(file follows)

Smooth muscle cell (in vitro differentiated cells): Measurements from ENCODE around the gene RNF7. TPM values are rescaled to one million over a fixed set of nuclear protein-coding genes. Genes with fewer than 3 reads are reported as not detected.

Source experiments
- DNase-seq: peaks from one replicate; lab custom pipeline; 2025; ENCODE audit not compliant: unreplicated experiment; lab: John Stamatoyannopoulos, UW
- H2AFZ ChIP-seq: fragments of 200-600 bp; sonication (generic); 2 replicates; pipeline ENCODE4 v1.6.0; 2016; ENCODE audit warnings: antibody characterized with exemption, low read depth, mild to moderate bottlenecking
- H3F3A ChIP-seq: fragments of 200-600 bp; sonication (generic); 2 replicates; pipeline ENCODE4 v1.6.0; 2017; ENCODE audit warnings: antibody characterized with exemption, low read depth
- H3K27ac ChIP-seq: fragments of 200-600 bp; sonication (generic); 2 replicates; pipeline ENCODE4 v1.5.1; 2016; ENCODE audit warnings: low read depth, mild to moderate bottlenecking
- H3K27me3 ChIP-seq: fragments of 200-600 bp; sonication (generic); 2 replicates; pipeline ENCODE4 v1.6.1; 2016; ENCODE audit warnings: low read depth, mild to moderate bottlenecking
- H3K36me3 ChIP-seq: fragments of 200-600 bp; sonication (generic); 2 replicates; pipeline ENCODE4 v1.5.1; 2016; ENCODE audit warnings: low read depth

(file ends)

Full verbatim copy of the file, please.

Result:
Smooth muscle cell (in vitro differentiated cells): Measurements from ENCODE around the gene RNF7. TPM values are rescaled to one million over a fixed set of nuclear protein-coding genes. Genes with fewer than 3 reads are reported as not detected.

Source experiments
- DNase-seq: peaks from one replicate; lab custom pipeline; 2025; ENCODE audit not compliant: unreplicated experiment; lab: John Stamatoyannopoulos, UW
- H2AFZ ChIP-seq: fragments of 200-600 bp; sonication (generic); 2 replicates; pipeline ENCODE4 v1.6.0; 2016; ENCODE audit warnings: antibody characterized with exemption, low read depth, mild to moderate bottlenecking
- H3F3A ChIP-seq: fragments of 200-600 bp; sonication (generic); 2 replicates; pipeline ENCODE4 v1.6.0; 2017; ENCODE audit warnings: antibody characterized with exemption, low read depth
- H3K27ac ChIP-seq: fragments of 200-600 bp; sonication (generic); 2 replicates; pipeline ENCODE4 v1.5.1; 2016; ENCODE audit warnings: low read depth, mild to moderate bottlenecking
- H3K27me3 ChIP-seq: fragments of 200-600 bp; sonication (generic); 2 replicates; pipeline ENCODE4 v1.6.1; 2016; ENCODE audit warnings: low read depth, mild to moderate bottlenecking
- H3K36me3 ChIP-seq: fragments of 200-600 bp; sonication (generic); 2 replicates; pipeline ENCODE4 v1.5.1; 2016; ENCODE audit warnings: low read depth